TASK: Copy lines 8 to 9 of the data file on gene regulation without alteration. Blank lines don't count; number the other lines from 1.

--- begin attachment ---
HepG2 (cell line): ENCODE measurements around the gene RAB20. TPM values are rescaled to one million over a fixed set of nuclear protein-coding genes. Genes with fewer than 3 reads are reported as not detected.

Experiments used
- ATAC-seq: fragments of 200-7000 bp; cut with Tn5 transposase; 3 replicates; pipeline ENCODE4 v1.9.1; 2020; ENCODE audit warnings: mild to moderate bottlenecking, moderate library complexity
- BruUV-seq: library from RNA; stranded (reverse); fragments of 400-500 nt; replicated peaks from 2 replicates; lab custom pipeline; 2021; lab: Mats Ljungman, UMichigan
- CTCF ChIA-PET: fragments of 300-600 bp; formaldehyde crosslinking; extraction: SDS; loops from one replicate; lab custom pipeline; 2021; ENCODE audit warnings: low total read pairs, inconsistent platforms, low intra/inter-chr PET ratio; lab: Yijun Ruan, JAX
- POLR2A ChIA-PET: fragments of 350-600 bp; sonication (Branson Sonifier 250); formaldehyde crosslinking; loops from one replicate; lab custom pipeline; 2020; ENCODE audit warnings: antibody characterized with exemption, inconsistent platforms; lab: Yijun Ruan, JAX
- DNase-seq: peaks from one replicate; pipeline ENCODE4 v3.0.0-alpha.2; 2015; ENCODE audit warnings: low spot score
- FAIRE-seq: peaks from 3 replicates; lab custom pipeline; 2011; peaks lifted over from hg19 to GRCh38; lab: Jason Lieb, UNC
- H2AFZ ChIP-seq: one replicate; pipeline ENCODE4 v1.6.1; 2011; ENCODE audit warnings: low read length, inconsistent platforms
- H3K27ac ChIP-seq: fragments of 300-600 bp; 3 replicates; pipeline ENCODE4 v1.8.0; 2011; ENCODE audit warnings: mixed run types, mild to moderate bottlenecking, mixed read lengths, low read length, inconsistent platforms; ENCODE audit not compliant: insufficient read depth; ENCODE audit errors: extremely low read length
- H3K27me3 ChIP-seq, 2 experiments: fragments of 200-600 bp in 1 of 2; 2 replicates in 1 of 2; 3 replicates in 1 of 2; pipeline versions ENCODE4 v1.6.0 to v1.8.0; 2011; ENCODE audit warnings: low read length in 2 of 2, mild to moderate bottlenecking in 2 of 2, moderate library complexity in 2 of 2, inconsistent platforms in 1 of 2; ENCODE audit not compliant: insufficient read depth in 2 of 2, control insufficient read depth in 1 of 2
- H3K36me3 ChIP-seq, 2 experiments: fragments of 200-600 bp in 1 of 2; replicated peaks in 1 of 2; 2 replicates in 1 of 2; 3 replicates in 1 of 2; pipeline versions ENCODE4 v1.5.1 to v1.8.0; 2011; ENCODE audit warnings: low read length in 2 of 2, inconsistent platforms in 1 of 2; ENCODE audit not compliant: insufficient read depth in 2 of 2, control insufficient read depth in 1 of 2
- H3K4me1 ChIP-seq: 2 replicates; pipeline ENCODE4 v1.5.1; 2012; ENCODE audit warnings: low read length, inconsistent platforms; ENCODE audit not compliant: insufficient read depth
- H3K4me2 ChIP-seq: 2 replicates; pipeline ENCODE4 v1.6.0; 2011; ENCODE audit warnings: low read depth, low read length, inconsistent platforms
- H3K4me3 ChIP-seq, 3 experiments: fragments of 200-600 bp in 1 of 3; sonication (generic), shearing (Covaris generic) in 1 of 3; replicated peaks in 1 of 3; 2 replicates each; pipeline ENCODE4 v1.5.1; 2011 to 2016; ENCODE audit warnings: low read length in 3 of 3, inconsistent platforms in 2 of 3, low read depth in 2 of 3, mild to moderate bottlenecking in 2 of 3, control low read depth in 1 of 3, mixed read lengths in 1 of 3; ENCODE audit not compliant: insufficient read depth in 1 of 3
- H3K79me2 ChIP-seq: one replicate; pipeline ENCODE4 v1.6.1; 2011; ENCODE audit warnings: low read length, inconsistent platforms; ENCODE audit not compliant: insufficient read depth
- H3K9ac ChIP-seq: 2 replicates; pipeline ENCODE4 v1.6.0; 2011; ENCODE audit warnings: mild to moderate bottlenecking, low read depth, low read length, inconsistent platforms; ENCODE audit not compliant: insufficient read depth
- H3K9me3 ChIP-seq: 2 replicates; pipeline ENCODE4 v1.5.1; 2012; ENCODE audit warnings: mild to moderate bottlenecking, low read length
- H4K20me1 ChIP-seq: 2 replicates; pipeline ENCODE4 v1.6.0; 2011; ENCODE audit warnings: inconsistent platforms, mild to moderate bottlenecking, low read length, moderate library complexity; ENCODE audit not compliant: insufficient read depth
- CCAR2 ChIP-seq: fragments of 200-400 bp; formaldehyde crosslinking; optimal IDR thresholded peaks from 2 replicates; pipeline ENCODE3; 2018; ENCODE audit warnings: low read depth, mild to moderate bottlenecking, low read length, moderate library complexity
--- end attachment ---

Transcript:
- FAIRE-seq: peaks from 3 replicates; lab custom pipeline; 2011; peaks lifted over from hg19 to GRCh38; lab: Jason Lieb, UNC
- H2AFZ ChIP-seq: one replicate; pipeline ENCODE4 v1.6.1; 2011; ENCODE audit warnings: low read length, inconsistent platforms